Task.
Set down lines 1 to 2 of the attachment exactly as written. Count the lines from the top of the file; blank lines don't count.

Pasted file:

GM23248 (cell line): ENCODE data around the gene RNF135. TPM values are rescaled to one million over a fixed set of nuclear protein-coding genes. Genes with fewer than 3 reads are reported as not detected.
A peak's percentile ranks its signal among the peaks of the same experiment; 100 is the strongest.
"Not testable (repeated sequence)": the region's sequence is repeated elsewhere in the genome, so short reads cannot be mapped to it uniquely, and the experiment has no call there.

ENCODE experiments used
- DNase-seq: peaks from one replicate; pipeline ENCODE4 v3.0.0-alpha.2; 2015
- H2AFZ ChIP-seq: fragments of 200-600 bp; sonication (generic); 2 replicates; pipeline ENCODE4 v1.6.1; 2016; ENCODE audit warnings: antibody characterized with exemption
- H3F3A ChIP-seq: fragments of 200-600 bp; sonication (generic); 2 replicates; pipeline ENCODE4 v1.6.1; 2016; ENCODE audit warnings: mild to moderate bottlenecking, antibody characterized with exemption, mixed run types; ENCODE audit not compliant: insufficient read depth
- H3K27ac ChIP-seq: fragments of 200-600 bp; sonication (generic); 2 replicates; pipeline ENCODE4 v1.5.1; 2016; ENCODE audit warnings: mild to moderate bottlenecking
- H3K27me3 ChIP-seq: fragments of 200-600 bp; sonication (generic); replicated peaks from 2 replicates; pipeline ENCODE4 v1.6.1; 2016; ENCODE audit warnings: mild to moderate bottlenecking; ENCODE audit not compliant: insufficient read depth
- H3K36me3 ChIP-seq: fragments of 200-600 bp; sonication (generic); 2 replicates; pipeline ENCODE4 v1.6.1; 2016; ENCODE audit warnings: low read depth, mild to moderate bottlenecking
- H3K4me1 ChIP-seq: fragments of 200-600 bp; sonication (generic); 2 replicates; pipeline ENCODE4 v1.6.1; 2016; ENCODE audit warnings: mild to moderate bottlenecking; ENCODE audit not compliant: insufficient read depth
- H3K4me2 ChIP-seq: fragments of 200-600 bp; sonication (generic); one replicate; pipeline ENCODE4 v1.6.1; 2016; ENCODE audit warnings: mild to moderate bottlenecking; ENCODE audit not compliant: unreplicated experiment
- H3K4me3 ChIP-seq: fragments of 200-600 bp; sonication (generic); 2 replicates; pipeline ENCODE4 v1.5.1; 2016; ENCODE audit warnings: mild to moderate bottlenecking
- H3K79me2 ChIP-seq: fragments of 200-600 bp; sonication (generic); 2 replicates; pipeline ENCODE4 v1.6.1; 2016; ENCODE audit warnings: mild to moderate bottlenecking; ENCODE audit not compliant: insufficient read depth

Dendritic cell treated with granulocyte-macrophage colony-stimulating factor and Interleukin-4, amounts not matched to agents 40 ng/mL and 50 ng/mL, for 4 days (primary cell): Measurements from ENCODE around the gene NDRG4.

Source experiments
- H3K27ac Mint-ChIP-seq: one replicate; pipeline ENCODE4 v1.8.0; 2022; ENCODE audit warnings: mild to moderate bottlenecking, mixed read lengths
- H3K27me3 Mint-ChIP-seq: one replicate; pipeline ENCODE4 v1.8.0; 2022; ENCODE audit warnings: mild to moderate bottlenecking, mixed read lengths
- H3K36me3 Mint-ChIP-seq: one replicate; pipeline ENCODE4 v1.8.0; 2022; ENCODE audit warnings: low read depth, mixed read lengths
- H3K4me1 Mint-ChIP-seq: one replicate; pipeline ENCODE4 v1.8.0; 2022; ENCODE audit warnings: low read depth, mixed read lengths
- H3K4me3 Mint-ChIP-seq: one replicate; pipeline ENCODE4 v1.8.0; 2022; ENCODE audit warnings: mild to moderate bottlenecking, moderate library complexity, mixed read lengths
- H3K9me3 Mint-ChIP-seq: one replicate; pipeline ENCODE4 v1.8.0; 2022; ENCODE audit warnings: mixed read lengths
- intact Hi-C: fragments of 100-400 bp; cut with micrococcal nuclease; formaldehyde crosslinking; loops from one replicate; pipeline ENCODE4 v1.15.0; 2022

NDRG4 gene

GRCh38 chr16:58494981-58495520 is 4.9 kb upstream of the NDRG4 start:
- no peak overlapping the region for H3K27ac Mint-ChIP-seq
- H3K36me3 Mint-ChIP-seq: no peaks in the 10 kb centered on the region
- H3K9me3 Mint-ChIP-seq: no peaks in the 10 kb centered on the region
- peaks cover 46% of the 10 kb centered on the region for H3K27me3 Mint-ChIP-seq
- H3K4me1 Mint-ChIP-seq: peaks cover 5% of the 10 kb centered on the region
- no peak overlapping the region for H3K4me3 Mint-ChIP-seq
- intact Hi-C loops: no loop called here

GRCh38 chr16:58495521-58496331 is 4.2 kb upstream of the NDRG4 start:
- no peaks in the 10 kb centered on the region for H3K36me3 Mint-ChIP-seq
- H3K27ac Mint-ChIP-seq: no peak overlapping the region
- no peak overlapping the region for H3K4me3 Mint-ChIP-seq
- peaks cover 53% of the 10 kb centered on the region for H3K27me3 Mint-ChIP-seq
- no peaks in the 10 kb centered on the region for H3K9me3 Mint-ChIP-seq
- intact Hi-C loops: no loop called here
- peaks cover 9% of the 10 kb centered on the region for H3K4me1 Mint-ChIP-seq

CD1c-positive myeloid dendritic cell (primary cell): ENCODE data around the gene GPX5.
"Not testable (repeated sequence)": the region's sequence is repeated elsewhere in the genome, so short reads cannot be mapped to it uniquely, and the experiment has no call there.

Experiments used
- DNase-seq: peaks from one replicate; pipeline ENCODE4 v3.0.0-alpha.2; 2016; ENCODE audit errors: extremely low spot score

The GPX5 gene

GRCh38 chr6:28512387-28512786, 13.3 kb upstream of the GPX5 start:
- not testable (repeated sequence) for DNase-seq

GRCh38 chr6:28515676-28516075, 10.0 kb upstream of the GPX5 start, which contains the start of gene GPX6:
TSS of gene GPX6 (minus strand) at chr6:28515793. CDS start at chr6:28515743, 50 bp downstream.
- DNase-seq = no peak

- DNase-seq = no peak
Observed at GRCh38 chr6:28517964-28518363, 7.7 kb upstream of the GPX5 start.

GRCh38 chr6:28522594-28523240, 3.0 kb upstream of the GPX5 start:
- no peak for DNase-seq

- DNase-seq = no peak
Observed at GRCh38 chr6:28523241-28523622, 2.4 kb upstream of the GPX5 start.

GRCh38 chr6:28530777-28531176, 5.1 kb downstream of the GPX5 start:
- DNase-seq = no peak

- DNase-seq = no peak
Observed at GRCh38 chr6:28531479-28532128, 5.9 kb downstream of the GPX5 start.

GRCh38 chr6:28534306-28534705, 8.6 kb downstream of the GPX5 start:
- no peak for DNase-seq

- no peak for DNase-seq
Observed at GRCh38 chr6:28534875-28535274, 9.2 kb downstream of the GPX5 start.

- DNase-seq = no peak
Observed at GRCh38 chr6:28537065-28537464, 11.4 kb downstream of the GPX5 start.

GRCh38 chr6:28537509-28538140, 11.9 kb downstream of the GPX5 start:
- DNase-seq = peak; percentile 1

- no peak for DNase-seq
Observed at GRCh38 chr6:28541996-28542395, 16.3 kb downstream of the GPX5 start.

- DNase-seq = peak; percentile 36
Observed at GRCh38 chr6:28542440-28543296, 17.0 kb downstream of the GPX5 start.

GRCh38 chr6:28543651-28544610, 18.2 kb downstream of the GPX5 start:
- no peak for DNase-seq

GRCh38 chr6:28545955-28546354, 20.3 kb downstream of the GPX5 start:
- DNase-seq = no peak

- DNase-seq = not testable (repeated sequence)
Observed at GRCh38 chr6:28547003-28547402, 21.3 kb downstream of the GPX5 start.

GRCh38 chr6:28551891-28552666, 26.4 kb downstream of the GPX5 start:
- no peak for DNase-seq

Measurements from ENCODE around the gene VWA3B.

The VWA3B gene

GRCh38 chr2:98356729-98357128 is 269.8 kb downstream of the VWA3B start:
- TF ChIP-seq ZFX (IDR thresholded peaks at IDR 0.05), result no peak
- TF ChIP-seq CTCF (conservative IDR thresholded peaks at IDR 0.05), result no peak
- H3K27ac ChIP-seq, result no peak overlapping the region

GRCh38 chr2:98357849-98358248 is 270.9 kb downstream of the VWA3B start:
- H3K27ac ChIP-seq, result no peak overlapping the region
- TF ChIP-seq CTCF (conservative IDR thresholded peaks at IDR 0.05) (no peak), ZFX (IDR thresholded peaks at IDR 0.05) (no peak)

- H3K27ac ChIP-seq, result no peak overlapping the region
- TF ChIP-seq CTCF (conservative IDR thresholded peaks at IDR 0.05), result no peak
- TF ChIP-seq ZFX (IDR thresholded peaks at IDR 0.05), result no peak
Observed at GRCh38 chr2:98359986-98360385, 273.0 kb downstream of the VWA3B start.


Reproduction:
GM23248 (cell line): ENCODE data around the gene RNF135. TPM values are rescaled to one million over a fixed set of nuclear protein-coding genes. Genes with fewer than 3 reads are reported as not detected.
A peak's percentile ranks its signal among the peaks of the same experiment; 100 is the strongest.